Parades, parties and port-a-potties: Eclipse mania is taking hold from coast to coast

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To the casual observer, it might look like an ordinary Nebraska cornfield. But Louis Dorland sees something more: an ideal place to observe the Great American Eclipse.

The horizon extends for miles to the west and the east, with few obstructions to mar the view. It’s just a two-hour drive from his home in the Omaha suburbs, but because it’s deep in the country, he figures the area won’t be packed with skywatchers on the big day.

Dorland spent an entire day scouting locations in search of a quiet spot to spend about 2 1/2 unforgettable minutes, when day will eerily give way to night. The tricky part was making sure the guy who owned the cornfield wouldn’t mind Dorland’s setting up his binoculars and picnic blanket on the side of his property.

With some trepidation, the retired IT worker hopped out of his minivan and approached the farmer steering a green tractor near the side of the road.

“I was worried he might not be pleasant about it, but he was absolutely fine,” said Dorland, who expressed his thanks by offering the farmer several pairs of paper eclipse glasses to share with his family.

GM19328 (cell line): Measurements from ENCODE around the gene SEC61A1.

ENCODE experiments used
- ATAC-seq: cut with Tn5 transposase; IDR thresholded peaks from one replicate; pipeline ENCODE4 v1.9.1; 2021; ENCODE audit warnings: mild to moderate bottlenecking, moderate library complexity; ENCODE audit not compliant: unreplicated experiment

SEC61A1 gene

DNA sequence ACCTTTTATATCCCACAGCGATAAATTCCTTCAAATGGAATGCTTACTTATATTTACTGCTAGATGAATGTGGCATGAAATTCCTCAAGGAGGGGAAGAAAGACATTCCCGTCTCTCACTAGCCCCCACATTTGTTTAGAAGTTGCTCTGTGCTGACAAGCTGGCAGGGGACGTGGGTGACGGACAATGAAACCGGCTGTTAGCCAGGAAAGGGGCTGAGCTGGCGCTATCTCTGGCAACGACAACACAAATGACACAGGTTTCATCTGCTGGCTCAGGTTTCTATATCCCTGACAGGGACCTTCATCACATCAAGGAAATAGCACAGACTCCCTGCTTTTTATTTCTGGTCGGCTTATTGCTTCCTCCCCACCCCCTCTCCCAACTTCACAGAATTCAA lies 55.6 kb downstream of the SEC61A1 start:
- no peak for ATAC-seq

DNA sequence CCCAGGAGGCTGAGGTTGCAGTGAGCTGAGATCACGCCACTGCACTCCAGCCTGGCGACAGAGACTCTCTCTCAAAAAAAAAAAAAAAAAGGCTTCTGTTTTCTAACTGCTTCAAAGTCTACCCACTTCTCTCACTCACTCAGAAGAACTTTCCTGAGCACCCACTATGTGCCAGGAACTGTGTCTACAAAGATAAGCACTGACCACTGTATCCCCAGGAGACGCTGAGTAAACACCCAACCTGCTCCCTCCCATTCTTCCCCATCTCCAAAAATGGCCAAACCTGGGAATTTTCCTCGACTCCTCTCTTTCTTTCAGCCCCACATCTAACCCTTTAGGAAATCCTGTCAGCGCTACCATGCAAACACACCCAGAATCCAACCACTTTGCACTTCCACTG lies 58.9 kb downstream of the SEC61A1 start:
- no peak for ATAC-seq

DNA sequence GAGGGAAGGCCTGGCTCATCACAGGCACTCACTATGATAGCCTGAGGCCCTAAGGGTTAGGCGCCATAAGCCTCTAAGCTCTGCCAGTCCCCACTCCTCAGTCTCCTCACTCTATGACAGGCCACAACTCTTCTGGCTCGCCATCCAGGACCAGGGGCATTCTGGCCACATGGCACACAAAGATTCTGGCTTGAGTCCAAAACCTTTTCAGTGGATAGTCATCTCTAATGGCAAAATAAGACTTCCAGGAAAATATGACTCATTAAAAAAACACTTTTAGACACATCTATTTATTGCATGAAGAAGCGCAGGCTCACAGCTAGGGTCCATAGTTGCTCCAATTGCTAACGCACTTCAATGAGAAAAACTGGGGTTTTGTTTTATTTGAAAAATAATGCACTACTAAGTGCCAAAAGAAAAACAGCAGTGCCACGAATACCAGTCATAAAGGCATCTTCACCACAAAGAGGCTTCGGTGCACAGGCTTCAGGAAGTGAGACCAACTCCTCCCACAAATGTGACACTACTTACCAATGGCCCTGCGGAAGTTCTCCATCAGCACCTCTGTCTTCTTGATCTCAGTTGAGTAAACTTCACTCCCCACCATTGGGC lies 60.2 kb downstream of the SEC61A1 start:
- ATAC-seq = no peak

Thanks to an unusual celestial alignment, the moon’s shadow will race across the United States on Aug. 21, tracing a 2,800-mile arc from Oregon to South Carolina. It will take about 90 minutes for the eclipse to travel from coast to coast, plunging a roughly 70-mile-wide swath of land into a twilight-like darkness in the process.

Only in this so-called path of totality will the world grow dark enough to see the stars as the moon blots out the sun. The temperature will drop, crickets will begin to chirp and farm animals will lie down and go to sleep. If skies are clear, observers will be able to see the sun’s halo-like corona, which is usually obscured by the brightness of the photosphere.

An estimated 12 million Americans are fortunate enough to live in the path of totality. But for the rest of us, viewing the first total solar eclipse to stretch across the continental U.S. since 1918 will take some strategizing. (Click to Site)

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